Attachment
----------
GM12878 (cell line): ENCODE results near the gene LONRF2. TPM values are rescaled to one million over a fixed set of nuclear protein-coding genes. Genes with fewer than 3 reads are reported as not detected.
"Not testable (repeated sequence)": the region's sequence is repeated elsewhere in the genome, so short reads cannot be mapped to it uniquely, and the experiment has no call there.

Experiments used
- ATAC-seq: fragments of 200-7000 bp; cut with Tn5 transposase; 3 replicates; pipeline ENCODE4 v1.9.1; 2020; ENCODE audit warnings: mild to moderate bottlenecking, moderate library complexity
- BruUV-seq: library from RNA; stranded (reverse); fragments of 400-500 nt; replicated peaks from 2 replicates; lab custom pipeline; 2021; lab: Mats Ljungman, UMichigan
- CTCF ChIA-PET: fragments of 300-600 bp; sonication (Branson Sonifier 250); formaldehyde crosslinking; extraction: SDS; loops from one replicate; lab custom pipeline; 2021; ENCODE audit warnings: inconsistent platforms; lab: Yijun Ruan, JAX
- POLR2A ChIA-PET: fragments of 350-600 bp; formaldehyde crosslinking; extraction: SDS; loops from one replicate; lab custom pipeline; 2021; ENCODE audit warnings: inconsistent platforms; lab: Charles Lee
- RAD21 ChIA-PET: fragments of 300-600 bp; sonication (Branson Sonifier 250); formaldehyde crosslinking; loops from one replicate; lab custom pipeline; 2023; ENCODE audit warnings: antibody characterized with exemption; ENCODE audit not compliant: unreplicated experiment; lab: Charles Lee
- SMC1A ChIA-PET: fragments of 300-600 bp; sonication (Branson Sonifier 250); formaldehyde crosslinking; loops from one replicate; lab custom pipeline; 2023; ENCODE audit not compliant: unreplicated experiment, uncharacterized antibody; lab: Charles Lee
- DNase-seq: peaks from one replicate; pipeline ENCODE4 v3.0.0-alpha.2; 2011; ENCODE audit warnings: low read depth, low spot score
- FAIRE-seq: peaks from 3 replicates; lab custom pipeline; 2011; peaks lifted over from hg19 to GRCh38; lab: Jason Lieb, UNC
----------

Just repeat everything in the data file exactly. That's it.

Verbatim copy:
GM12878 (cell line): ENCODE results near the gene LONRF2. TPM values are rescaled to one million over a fixed set of nuclear protein-coding genes. Genes with fewer than 3 reads are reported as not detected.
"Not testable (repeated sequence)": the region's sequence is repeated elsewhere in the genome, so short reads cannot be mapped to it uniquely, and the experiment has no call there.

Experiments used
- ATAC-seq: fragments of 200-7000 bp; cut with Tn5 transposase; 3 replicates; pipeline ENCODE4 v1.9.1; 2020; ENCODE audit warnings: mild to moderate bottlenecking, moderate library complexity
- BruUV-seq: library from RNA; stranded (reverse); fragments of 400-500 nt; replicated peaks from 2 replicates; lab custom pipeline; 2021; lab: Mats Ljungman, UMichigan
- CTCF ChIA-PET: fragments of 300-600 bp; sonication (Branson Sonifier 250); formaldehyde crosslinking; extraction: SDS; loops from one replicate; lab custom pipeline; 2021; ENCODE audit warnings: inconsistent platforms; lab: Yijun Ruan, JAX
- POLR2A ChIA-PET: fragments of 350-600 bp; formaldehyde crosslinking; extraction: SDS; loops from one replicate; lab custom pipeline; 2021; ENCODE audit warnings: inconsistent platforms; lab: Charles Lee
- RAD21 ChIA-PET: fragments of 300-600 bp; sonication (Branson Sonifier 250); formaldehyde crosslinking; loops from one replicate; lab custom pipeline; 2023; ENCODE audit warnings: antibody characterized with exemption; ENCODE audit not compliant: unreplicated experiment; lab: Charles Lee
- SMC1A ChIA-PET: fragments of 300-600 bp; sonication (Branson Sonifier 250); formaldehyde crosslinking; loops from one replicate; lab custom pipeline; 2023; ENCODE audit not compliant: unreplicated experiment, uncharacterized antibody; lab: Charles Lee
- DNase-seq: peaks from one replicate; pipeline ENCODE4 v3.0.0-alpha.2; 2011; ENCODE audit warnings: low read depth, low spot score
- FAIRE-seq: peaks from 3 replicates; lab custom pipeline; 2011; peaks lifted over from hg19 to GRCh38; lab: Jason Lieb, UNC